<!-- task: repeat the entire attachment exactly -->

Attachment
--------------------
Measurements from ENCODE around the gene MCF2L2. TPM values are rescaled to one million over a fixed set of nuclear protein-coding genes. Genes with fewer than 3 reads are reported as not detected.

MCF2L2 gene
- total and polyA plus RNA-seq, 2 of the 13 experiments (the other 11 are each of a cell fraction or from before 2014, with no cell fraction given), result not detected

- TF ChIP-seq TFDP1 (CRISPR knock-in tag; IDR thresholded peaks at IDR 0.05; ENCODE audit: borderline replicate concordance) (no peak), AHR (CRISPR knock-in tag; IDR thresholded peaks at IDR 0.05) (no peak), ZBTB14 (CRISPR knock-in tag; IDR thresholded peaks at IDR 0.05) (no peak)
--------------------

Measurements from ENCODE around the gene MCF2L2. TPM values are rescaled to one million over a fixed set of nuclear protein-coding genes. Genes with fewer than 3 reads are reported as not detected.

MCF2L2 gene
- total and polyA plus RNA-seq, 2 of the 13 experiments (the other 11 are each of a cell fraction or from before 2014, with no cell fraction given), result not detected

- TF ChIP-seq TFDP1 (CRISPR knock-in tag; IDR thresholded peaks at IDR 0.05; ENCODE audit: borderline replicate concordance) (no peak), AHR (CRISPR knock-in tag; IDR thresholded peaks at IDR 0.05) (no peak), ZBTB14 (CRISPR knock-in tag; IDR thresholded peaks at IDR 0.05) (no peak)